If you aren’t aware, the prison communications business is a massive boondoggle for the companies providing those services. Talk about a “captive market.” And the companies take advantage of that with absolutely insane rates for things like phone service, some of which became news not too long ago when an expert in this area estimated that the Serial podcast probably had a $2,500 phone bill for its 40 hours of calls with Adnan Syed.
INTELLECTUAL PROPERTY RIGHTS. You acknowledge that JPay owns all right, title and interest in and to the Service, including without limitation all intellectual property rights (the “JPay Rights“), and such JPay Rights are protected by U.S. and international intellectual property laws. Accordingly, you agree that you will not copy, reproduce, alter, modify, or create derivative works from the Service. The JPay Rights include rights to (i) the Service developed and provided by JPay; and (ii) all software associated with the Service.
You also acknowledge that JPay owns all of the content, including any text, data, information, images, or other material, that you transmit through the Service.
There is a similar clause under the “video visitation” terms of service as well, noting that JPay owns those videos as well.
Now, you can understand JPay claiming IP rights on the service itself. But it’s that second paragraph that’s insane. Just to use the service, you are saying that JPay owns anything you send via the service. Anything. Maass points out this means that if a child sends a drawing to an incarcerated parent, JPay claims it owns the copyright on that drawing. Or, going back to Serial, all of those recorded calls with Adnan Syed? Well, if it had been done via JPay’s system, under those terms, JPay could (theoretically) claim a copyright interest in the recordings, and thus argue that Serial was infringing.
That might be (or might not be) a far-fetched scenario. But there are some very real world scenarios that are coming out as a result of this mess. You may recall a post we did back in February (also based off of excellent work by Maass), highlighting how the South Carolina Department of Corrections was adding new level 1 felony charges to anyone using social media while in prison. This resulted in some prisoners being given multiple years of solitary confinement for merely posting to Facebook.
Maass highlights a case where prison officials similarly punished a convict who recorded a video message via JPay, urging supporters to come to a hearing in his appeal effort. When asked why the guy had lost a bunch of his rights and was put in solitary confinement, the prison said it was merely enforcing JPay’s intellectual property rights, even if the company didn’t appear to complain about this at all (and, in fact, encouraged people to share the videos created under its system):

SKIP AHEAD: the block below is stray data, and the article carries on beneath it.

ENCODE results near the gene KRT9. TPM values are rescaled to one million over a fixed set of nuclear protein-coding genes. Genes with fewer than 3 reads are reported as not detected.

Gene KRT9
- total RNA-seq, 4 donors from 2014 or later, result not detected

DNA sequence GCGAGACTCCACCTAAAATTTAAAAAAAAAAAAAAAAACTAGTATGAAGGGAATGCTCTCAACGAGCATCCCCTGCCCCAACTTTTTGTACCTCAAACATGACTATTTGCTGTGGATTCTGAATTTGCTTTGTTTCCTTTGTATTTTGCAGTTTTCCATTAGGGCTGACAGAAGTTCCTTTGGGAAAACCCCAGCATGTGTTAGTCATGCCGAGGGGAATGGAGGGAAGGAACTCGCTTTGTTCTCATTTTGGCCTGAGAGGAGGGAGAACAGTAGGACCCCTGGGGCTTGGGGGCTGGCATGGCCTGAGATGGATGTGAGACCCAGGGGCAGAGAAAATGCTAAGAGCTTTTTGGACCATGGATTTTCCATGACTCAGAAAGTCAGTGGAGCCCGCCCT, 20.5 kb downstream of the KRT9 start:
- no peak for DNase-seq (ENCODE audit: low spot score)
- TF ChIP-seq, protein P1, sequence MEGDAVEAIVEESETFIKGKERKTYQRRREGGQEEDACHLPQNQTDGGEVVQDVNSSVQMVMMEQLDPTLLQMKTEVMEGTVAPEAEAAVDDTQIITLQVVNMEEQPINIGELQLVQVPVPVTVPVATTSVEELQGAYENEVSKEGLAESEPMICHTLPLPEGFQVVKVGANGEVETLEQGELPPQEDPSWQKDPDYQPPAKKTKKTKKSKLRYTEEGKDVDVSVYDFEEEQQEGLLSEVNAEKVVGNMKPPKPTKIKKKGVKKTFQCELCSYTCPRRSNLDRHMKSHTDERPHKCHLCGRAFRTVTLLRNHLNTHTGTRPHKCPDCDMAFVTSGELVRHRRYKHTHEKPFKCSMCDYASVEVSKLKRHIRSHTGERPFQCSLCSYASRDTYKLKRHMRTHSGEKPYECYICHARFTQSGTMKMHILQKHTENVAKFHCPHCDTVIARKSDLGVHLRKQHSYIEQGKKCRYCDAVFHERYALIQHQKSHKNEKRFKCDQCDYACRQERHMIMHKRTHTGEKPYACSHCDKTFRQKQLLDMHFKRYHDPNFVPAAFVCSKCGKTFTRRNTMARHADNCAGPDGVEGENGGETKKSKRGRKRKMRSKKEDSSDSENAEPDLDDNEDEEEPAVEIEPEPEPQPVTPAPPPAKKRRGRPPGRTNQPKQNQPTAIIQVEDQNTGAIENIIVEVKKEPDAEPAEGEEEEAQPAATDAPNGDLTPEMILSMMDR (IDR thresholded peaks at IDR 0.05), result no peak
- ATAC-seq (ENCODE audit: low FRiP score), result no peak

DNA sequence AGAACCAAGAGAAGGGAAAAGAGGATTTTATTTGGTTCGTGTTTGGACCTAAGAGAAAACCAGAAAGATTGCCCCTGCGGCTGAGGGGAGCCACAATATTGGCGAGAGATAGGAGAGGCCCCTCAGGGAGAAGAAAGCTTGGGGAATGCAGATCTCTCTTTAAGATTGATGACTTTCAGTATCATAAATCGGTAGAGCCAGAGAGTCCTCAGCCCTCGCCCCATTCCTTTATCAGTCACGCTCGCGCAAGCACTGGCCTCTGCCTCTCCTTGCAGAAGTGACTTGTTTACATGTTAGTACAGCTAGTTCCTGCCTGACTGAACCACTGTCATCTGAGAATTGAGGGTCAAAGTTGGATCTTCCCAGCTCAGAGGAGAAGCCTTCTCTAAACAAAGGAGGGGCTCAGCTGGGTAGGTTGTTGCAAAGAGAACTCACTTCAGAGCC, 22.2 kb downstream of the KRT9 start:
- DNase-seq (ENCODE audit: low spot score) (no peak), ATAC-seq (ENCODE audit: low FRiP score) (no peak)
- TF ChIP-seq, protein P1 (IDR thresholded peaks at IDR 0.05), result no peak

Valeria Buford has been running an Internet campaign to get her brother Leon Benson’s murder conviction overturned. In August 2014, Benson used JPay to record a 30-second videogram thanking his supporters and asking them to attend an upcoming hearing in his appeal. Buford posted this to Facebook, but when prison staff discovered it, Buford’s JPay access was suspended and, according to the Indianapolis Star, Benson was disciplined, sent to solitary confinement, and stripped of good-time days. To justify the discipline, they claimed that they were simply enforcing JPay’s intellectual property rights and terms of service.
[….] According to court records, JPay told Buford directly that she was free to do what she liked with the videogram, including posting it to social media
Oh, and the reason there are court records on this is because Buford is suing, arguing that this whole thing violated her own First Amendment rights:
Buford is currently suing the Indiana Department of Corrections with the help of the American Civil Liberties Union of Indiana. Although Buford’s JPay access has since been restored, she argues that her First Amendment rights are chilled because she “continues to face loss of her ability to communicate with her brother through [JPay] if she so much as posts an internet message from him.”
But, as Maass notes, JPay could help out by doing something rather basic here: changing its own terms of service to not claim ownership over all content sent via the system, so that the prison can no longer use that as a bogus excuse to strip prisoners of service just for speaking out.